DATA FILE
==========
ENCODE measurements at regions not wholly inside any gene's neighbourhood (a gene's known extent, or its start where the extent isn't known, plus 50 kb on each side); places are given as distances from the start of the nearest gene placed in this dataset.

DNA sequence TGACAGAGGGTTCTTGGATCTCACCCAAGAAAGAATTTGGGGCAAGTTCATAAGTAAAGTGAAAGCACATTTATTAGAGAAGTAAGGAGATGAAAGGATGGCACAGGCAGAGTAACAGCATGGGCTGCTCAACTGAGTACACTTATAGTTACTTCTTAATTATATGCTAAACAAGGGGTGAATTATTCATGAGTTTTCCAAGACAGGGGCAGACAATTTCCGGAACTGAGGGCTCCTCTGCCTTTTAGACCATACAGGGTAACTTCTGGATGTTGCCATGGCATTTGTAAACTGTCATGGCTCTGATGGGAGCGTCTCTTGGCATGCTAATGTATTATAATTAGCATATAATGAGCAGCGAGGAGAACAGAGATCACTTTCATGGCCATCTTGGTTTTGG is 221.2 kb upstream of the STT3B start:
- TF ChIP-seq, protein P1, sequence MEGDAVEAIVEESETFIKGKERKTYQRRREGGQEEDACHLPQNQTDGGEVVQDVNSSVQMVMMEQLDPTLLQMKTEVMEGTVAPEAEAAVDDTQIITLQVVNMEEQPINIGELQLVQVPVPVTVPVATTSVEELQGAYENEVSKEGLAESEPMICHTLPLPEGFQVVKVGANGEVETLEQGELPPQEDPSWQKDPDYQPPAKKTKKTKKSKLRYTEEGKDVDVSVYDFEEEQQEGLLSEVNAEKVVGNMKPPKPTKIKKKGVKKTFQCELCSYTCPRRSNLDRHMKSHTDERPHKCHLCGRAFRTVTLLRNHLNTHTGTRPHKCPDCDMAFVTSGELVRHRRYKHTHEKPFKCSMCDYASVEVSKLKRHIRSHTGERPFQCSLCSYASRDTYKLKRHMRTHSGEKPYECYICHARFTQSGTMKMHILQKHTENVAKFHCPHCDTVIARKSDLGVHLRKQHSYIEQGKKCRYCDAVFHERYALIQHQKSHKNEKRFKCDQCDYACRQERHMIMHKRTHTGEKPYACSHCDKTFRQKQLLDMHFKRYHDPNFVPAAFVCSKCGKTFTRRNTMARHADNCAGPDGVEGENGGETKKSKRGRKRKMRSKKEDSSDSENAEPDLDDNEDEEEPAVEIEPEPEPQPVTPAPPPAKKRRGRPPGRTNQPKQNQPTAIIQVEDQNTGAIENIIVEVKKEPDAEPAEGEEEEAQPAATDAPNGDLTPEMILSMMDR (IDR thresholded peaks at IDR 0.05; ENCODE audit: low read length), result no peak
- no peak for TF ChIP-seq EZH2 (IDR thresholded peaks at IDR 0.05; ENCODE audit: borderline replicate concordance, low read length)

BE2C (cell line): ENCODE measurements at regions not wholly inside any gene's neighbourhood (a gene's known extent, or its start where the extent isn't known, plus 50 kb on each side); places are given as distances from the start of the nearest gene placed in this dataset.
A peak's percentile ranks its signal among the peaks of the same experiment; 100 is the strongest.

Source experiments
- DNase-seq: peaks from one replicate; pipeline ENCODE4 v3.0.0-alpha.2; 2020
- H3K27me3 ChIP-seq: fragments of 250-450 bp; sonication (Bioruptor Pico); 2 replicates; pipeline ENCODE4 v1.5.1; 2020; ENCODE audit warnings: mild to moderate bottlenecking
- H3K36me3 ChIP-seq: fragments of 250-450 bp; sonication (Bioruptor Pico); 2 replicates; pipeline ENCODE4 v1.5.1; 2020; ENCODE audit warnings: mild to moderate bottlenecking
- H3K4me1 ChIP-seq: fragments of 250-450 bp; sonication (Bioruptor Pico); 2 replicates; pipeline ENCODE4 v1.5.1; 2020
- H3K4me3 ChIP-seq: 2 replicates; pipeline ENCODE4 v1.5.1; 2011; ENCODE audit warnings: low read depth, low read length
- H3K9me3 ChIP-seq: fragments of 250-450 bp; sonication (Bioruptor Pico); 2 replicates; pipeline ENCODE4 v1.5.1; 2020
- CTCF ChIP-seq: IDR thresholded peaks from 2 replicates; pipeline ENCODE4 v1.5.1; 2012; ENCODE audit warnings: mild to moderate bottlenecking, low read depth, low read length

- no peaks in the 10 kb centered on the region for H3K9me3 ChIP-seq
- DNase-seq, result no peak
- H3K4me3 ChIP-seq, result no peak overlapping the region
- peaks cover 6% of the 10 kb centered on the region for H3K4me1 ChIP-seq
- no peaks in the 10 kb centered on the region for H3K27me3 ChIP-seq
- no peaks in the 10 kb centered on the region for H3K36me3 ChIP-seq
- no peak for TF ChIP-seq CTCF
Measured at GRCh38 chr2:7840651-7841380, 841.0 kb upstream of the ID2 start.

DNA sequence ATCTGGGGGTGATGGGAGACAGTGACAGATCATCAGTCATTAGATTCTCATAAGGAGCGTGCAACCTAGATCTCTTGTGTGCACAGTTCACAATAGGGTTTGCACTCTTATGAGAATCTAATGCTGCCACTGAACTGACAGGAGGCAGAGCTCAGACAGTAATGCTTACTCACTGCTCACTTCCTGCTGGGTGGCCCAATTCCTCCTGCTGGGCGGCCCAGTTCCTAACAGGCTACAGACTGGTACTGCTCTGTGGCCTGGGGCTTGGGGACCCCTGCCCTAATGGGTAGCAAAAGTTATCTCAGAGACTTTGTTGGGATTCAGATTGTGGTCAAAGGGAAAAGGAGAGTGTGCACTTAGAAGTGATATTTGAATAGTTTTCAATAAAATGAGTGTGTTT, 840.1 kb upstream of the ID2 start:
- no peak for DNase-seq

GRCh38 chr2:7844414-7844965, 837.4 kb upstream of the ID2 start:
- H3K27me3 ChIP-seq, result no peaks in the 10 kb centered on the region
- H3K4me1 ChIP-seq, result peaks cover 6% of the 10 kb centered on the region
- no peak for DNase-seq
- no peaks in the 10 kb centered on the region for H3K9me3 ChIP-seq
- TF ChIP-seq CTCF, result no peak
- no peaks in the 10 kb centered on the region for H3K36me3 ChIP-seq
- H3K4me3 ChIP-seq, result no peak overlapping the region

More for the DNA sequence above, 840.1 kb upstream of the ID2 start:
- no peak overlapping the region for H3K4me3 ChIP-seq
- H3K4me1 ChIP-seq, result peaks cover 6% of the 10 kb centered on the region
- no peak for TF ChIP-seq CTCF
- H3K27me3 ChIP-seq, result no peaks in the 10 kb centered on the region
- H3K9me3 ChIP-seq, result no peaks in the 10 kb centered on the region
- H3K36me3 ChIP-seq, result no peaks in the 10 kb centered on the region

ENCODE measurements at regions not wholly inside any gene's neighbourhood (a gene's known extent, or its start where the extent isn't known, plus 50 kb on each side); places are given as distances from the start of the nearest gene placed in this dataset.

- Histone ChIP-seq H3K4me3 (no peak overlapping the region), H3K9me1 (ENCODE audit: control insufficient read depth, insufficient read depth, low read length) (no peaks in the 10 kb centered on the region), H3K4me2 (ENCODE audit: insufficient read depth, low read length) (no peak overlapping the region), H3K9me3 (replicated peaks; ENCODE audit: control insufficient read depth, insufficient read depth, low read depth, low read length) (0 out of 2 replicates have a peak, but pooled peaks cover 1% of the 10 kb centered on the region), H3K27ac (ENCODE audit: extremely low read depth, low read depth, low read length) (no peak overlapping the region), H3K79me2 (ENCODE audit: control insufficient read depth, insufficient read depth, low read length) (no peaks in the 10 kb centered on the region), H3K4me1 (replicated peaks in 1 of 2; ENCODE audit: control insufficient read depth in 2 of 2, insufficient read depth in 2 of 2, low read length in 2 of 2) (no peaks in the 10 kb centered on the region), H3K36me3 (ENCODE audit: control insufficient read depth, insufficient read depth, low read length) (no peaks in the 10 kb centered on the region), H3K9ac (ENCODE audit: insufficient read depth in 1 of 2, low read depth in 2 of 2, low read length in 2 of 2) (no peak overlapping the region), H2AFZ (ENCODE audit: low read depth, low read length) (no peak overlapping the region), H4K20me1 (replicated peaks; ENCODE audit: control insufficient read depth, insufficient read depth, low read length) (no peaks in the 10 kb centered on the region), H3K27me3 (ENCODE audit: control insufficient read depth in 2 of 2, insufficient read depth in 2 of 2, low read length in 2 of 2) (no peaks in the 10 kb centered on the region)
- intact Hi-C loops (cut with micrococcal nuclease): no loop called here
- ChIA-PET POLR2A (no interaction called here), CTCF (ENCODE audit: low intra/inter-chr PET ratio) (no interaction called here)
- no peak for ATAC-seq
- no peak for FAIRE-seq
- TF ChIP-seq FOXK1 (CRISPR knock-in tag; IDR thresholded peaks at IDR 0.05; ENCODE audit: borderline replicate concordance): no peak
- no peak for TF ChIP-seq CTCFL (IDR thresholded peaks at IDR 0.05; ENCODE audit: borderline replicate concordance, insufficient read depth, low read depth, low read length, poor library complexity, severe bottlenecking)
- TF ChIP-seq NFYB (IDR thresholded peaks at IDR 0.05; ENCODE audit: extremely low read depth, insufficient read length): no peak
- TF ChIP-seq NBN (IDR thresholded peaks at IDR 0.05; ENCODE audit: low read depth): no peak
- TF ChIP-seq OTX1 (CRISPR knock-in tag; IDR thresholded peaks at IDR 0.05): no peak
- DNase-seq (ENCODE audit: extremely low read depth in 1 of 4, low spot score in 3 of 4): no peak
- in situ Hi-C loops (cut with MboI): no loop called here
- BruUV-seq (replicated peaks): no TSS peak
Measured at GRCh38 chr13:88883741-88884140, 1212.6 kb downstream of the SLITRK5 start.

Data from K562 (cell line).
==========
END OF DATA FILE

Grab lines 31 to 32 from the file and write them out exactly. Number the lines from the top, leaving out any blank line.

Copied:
- no peaks in the 10 kb centered on the region for H3K36me3 ChIP-seq
- H3K4me3 ChIP-seq, result no peak overlapping the region